Clauses Noted: 1
Publication: Sunday Express
Professor Diane Harper of Montana, USA, complained that the newspapers had selectively quoted her comments in a misleading manner, such that it appeared that she opposed routine vaccination against Human Papilloma Virus as a means to reduce the incidence of cervical cancer, when she actually supported it. They had also associated comments she had made regarding the Gardasil pharmaceutical product with the unrelated Cervarix product used in the UK.
The complaint was resolved when the Daily Mail suspended the article from its website, and when the Sunday Express re-titled its existing correction to the article to include mention of the complainant, and agreed to publish the following letter from her:
Cervarix protects against the five most common cancer causing HPV types including those types that cause the cervical cancer that is not easily detected by Pap screening, called adenocarcinoma.
Cervarix is proven to last longer than Gardasil and has a better antibody response in the blood and in the mucous than Gardasil meaning that Cervarix is the wisest choice for vaccinating young girls, because a long lasting vaccine is necessary if any cervical cancer reduction is to occur.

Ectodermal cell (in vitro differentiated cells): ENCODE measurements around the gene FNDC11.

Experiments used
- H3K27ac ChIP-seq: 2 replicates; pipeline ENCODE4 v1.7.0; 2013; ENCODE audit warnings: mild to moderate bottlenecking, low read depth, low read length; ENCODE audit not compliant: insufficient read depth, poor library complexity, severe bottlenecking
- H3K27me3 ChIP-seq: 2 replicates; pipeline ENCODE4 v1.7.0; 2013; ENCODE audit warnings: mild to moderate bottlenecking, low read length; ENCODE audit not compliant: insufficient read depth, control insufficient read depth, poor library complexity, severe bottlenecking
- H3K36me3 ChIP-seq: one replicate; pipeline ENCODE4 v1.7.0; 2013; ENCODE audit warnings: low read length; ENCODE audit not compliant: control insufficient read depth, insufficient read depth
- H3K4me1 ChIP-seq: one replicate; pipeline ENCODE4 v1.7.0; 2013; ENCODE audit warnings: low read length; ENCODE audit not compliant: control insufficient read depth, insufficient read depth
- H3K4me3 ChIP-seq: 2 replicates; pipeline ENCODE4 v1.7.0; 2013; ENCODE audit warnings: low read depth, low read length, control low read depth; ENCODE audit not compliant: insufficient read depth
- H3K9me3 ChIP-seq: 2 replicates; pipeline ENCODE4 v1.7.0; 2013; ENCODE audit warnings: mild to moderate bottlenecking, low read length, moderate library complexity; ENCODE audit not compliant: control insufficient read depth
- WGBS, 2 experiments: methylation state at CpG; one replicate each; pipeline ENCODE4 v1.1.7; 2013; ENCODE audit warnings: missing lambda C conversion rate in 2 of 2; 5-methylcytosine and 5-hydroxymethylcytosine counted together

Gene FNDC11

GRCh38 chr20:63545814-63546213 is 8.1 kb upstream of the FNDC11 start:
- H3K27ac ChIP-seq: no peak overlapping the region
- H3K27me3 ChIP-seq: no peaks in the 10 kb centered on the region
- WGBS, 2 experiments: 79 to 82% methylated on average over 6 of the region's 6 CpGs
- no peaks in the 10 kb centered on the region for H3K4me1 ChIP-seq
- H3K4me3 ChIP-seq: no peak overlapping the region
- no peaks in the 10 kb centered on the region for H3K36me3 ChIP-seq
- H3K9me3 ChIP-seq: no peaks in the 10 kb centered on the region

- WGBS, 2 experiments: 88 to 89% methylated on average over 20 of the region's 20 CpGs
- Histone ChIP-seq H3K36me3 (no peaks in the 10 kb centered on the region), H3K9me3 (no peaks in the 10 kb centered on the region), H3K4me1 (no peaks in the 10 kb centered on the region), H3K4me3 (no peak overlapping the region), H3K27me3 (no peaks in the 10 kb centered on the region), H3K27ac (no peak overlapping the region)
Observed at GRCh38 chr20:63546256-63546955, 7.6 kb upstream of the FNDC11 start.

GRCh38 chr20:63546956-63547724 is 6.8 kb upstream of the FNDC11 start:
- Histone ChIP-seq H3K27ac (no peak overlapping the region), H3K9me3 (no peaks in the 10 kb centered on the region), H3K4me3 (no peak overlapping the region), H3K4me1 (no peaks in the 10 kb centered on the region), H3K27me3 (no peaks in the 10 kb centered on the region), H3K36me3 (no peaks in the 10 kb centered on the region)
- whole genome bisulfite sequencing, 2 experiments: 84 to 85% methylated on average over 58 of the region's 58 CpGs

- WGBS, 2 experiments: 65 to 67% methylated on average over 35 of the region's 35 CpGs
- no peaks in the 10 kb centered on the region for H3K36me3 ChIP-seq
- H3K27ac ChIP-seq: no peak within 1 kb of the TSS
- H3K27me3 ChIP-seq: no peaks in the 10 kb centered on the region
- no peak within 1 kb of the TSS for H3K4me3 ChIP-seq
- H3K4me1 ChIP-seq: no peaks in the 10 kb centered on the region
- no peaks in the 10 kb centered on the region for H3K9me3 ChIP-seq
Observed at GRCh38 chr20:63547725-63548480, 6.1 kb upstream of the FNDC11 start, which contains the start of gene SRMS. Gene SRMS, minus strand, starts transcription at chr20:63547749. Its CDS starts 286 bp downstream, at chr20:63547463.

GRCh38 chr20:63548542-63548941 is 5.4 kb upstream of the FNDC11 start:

Pap screening must continue in women whether or not they are vaccinated because if there is only vaccination, the rate of cervical cancer will increase above what Pap testing has accomplished. If women cease attending Pap screenings, the rate of cervical cancer will rapidly increase.
To prevent cervical cancer, women have a choice of actions. They may choose to continue Pap screening as they are currently doing, or choose to continue Pap screening and be vaccinated, thereby increasing their chances of a normal Pap screen.
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